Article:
Everything you need to know about STEP files
Whether you’re manufacturing parts for motorcycles or rebar-tying robots, you’ll need to start with a computer-aided design (CAD) file. These digital files contain 3D designs and other material, texture, and tolerance data to help product teams accurately plan, visualize, and manufacture the final product.
You have plenty of options when it’s time to export your CAD model, but different file formats are best-suited for different use-cases. Let’s take a look at STEP files, how they’re used, and their advantages and disadvantages so you can determine whether or not the STEP file format is the best fit for your project.
What is a STEP file?
Since other formats may require you to take intermediate conversion steps, STEP files (.step) were created to simplify saving and sharing three-dimensional models across CAD systems. STEP files go by many names including ISO 10303, STP, and P21, but STEP is actually an abbreviation for Standard for the Exchange of Product Data. The STEP file image format was developed in the mid-1980s by the International Organization for Standardization’s (ISO) TC 184, and the first edition of STEP came into use in 1994.
Every 3D STEP file contains three-dimensional model data stored in the widely recognized ASCII text code format. While some other file formats only represent basic geometries, STEP files will read and save a 3D model’s entire body with a high level of precision, allowing for more accurate file sharing and opening. Plus, since STEP files are plain text that appears as 3D models when opened in CAD programs, editing STEP files is simple. Likewise, it’s easy to view a STEP file’s creation date, original file name, application origin, and other metadata.
STEP files are commonly used in 3D modeling and architectural design due to their accuracy, cross-platform compatibility, and ability to create detailed models. Also, if you plan on CNC machining or injection molding a part, you’ll need to use STEP files because this file format enables machine tool path calculations.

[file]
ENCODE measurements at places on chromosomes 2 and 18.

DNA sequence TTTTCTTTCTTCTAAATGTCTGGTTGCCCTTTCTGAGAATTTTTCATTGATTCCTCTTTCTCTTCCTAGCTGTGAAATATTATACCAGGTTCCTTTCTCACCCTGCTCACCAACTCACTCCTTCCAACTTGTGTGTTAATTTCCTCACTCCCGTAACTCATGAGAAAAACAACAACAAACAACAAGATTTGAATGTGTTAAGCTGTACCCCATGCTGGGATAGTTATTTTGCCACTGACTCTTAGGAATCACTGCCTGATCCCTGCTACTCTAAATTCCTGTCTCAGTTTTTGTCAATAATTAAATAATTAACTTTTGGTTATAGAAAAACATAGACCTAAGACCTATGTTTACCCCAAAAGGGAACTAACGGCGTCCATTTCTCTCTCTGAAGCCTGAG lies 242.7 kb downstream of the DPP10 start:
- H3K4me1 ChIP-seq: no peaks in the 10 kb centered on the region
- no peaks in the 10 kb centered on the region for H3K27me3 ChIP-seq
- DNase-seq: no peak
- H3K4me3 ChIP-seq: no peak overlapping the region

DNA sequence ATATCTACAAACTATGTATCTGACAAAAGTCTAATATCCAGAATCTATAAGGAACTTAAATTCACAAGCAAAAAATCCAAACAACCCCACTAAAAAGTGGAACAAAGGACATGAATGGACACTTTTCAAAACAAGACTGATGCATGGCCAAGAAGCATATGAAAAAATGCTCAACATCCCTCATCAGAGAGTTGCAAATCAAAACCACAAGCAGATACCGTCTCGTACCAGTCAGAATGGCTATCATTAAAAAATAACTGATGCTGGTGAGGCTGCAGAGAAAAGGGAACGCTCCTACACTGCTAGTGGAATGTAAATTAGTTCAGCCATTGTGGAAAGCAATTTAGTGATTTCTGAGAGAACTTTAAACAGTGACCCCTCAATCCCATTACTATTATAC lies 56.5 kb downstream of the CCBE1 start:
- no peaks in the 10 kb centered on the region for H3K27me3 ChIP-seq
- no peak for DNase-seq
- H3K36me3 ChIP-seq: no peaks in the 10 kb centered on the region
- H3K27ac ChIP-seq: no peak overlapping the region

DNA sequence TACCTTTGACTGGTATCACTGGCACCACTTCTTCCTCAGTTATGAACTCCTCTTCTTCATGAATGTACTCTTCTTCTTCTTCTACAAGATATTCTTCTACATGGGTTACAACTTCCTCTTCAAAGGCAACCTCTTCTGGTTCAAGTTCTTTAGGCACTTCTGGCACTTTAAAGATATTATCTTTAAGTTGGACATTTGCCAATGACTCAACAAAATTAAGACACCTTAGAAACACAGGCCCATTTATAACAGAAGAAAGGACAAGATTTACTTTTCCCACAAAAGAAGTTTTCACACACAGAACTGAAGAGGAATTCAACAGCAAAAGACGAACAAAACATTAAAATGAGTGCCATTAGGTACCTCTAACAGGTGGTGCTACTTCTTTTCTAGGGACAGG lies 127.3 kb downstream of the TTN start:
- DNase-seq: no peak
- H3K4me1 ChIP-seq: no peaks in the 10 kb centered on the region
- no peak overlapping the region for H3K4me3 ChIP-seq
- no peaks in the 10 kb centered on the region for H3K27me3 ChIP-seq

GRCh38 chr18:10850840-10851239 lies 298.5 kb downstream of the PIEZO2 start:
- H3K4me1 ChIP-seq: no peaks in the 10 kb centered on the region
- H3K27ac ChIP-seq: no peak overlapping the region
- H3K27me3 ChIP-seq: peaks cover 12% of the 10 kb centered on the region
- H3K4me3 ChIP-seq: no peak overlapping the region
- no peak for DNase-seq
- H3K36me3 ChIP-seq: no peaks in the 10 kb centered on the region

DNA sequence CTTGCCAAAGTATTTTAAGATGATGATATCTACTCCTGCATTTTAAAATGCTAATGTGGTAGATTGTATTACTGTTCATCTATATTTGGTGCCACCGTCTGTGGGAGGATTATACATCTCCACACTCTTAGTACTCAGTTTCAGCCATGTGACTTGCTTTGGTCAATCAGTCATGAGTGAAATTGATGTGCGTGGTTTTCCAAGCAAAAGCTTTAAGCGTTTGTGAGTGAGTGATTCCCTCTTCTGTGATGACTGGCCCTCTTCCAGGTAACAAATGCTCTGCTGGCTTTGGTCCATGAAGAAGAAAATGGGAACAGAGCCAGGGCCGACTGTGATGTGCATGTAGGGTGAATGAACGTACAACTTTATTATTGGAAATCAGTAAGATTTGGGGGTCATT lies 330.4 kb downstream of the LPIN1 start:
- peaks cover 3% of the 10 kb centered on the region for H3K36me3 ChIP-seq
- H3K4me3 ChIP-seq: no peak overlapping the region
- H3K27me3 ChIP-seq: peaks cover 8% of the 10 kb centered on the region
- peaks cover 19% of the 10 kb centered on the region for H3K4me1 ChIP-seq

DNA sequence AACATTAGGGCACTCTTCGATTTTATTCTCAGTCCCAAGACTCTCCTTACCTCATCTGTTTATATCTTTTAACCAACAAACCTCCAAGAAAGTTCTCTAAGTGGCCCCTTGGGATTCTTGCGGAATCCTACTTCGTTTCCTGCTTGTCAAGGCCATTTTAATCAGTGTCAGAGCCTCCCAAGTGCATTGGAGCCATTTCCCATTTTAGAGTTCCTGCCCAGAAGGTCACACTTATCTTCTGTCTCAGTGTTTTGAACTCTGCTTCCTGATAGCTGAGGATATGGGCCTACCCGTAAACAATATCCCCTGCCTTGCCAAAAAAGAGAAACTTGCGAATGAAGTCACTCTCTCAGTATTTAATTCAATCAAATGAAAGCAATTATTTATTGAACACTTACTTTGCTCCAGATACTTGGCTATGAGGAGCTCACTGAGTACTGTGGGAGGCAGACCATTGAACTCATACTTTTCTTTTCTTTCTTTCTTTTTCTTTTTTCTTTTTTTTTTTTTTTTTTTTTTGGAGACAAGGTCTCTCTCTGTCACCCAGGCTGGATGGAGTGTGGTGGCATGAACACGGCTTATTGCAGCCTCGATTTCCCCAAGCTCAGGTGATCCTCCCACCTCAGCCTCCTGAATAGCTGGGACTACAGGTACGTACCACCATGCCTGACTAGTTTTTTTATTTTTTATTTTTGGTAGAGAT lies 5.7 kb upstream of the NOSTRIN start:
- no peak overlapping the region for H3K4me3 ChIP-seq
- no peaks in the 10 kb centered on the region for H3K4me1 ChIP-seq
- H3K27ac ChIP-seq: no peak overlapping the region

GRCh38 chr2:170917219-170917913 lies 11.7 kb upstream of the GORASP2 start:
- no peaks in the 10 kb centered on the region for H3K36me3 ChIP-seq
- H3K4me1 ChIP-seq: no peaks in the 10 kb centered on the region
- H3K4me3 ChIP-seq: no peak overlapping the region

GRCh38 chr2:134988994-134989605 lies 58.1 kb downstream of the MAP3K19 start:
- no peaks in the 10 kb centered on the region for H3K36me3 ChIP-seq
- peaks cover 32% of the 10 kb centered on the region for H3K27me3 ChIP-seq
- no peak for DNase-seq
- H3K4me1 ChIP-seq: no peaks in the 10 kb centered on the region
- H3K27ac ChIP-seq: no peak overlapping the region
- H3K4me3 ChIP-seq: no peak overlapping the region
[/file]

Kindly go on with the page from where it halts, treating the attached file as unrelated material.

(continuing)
The pros and cons of STEP files
As one of the most popular neutral CAD formats, the STEP file format is compatible with countless programs. You can use STEP files with Autodesk Fusion 360, Dassault Systemes CATIA, FreeCAD, IMSI TurboCAD, SolidWorks, ArchiCAD, and more, making collaboration easy. Opening and editing files created in a newer software version in an older version — also known as downward compatibility — is also easy with STEP files, as they serve as intermediate links.
Another benefit of using a 3D STEP file format is that your file will store data using a non-uniform rational basis spline (NURBS). Using this mathematical representation of curves and basis splines (B-splines) results in greater flexibility, high dimensional accuracy, and smooth curves on the final product that would be impossible to achieve using triangle or polygon representations. That’s why many designers use STEP files for car bodies and other applications that require extreme precision and high levels of detail.